One of the fundamental aspects in every corporate transaction is ascertaining whether the term sheet is intended to be binding or non-binding. Below we discuss the various facets of binding nature of term sheets, from a drafting perspective as well as enforceability perspective.


  • Non-binding Term Sheet: While this is the most common position in term sheets, calling this document 'non-binding' term sheet is a misnomer as actually it is a partially binding term sheet. There indeed is express language to indicate that the term sheet would not be binding between parties, as there would be detailed definitive documents in the future. At the same time, typically an exception would be created for clauses like Exclusivity, Confidentiality, Term and Termination, Governing Law and Dispute Resolution, and the like, which would remain binding between the parties.
  • Binding Term Sheet: As is self-explanatory, a binding term sheet implies all clauses and provisions therein would be binding between the parties. From an enforceability perspective, it has more teeth. Therefore, any definitive documents in the future should clearly have provisions that override this document.
  • Unilaterally Binding Term Sheet: This is an interesting practice that we sometimes observe, where the term sheet is drafted as a hybrid of the above two models. In other words, for one party it would be non-binding (with the exception of clauses cited above), while for the other party all obligations and commitments would be binding. This is normally done to a party that is perceived to be one that could significantly try to alter principles agreed in the term sheet during negotiations of definitive documents, or for start-ups where at term sheet stage the investor/acquirer does not have sufficient visibility of the facts.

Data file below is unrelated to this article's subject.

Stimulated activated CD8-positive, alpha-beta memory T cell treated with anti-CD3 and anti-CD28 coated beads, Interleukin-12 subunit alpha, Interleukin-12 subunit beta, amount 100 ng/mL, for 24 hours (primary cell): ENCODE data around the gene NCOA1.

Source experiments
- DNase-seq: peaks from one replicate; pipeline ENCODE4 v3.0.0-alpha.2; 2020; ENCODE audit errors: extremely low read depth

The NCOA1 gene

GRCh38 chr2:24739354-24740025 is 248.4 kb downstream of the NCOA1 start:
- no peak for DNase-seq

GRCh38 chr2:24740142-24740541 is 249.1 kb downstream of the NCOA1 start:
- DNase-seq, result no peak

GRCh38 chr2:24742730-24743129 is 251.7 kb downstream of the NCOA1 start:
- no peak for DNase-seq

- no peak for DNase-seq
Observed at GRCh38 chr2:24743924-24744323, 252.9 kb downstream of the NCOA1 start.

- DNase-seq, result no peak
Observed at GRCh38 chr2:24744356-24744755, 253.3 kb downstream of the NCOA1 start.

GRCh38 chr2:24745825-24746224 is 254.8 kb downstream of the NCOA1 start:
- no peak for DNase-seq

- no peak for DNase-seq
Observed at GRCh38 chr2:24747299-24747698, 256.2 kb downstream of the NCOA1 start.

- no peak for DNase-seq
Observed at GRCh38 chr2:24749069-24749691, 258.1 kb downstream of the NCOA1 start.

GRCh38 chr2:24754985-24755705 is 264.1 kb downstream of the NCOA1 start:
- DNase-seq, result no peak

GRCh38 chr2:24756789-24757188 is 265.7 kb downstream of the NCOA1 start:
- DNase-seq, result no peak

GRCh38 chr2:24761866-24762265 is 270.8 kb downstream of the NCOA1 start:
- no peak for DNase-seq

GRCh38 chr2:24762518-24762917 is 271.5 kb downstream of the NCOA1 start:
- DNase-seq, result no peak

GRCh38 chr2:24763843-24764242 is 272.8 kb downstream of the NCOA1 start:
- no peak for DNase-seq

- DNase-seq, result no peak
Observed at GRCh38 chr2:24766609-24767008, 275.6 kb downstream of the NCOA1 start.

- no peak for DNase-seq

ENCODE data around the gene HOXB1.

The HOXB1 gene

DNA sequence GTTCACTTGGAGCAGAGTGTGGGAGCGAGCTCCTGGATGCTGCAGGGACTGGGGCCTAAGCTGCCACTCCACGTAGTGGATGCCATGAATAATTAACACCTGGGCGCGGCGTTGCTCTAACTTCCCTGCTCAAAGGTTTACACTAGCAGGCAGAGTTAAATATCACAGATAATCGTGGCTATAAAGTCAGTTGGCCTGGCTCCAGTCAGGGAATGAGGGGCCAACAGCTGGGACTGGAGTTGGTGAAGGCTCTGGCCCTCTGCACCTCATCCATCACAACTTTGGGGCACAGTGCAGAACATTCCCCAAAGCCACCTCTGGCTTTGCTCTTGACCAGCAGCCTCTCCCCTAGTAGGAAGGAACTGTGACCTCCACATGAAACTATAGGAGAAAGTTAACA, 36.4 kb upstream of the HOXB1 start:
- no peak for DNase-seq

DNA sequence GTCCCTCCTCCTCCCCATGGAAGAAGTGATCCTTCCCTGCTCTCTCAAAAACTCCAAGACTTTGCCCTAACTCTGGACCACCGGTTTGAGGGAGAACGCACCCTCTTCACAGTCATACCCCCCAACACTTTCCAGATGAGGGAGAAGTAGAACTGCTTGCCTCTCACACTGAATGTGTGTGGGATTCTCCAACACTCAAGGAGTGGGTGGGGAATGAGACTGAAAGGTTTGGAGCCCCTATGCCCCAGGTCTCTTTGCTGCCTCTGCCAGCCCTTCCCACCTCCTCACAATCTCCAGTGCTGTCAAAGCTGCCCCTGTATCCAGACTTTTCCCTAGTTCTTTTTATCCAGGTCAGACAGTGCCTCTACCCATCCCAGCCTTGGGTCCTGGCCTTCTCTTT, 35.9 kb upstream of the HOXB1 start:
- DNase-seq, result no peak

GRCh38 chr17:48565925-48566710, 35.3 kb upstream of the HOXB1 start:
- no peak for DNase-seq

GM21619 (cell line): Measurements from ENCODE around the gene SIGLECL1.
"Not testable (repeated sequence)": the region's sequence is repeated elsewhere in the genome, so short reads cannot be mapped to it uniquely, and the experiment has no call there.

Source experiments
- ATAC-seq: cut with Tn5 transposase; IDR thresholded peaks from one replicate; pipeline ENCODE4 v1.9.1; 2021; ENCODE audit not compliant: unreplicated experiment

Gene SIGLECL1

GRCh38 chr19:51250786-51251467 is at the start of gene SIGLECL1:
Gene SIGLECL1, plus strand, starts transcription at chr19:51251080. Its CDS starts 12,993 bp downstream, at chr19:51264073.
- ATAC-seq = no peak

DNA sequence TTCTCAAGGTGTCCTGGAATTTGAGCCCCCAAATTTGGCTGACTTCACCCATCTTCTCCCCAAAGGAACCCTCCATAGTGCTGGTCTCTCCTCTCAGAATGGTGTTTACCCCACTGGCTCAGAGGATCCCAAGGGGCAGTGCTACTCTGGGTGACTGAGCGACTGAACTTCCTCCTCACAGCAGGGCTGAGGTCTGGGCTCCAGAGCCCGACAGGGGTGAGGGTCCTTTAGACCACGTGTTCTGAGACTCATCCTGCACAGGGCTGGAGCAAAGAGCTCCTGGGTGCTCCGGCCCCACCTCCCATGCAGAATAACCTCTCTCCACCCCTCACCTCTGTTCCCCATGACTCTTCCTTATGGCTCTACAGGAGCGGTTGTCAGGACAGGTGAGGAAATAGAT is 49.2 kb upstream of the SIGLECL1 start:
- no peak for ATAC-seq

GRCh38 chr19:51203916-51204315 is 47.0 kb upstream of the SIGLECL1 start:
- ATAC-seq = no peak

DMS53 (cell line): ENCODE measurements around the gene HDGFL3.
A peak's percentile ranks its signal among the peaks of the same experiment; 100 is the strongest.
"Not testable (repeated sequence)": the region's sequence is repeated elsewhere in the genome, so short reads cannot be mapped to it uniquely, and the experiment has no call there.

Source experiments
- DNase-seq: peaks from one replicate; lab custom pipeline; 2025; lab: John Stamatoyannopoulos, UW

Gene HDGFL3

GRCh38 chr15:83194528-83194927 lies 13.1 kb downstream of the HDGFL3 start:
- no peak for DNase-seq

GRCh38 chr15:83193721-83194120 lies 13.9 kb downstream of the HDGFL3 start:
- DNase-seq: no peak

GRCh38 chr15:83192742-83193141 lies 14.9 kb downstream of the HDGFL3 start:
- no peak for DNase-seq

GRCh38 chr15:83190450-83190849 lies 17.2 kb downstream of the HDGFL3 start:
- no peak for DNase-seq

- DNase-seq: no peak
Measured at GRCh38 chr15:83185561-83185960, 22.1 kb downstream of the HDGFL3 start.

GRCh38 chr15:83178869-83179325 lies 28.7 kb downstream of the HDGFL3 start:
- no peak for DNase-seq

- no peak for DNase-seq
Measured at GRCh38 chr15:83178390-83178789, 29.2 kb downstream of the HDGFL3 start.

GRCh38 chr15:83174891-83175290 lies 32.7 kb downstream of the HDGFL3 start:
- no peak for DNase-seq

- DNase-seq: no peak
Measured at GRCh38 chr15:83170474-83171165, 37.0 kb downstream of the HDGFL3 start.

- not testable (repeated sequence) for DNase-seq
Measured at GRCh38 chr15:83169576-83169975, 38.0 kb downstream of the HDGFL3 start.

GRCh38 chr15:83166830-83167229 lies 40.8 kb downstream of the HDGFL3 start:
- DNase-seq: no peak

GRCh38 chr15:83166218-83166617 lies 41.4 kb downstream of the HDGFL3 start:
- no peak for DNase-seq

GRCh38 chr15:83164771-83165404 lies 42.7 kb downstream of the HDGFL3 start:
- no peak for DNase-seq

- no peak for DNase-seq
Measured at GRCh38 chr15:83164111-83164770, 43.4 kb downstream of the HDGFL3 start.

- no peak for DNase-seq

• Judicial evaluation: Beyond drafting, enforceability is best tested through judicial evaluation. Typically, judicial evaluation of binding value would take place if parties have divergent views on whether the term sheet at hand could be legally enforced.
  • Existence of concluded contract: A court or an arbitrator may not rely only on the clause stating whether the term sheet is binding or non-binding, and will often look at whether in the term sheet there existed a concluded contract between the parties. If affirmative, there is a stronger case for enforcement. Therefore, it is entirely possible for a non-binding term sheet to be construed as having sufficient agreement between parties and, therefore, being enforceable. Similarly, a term sheet that is silent on binding value (no express clause) may also be construed as concluded contract, thereby making it enforceable.

The content of this article is intended to provide a general guide to the subject matter. Specialist advice should be sought about your specific circumstances.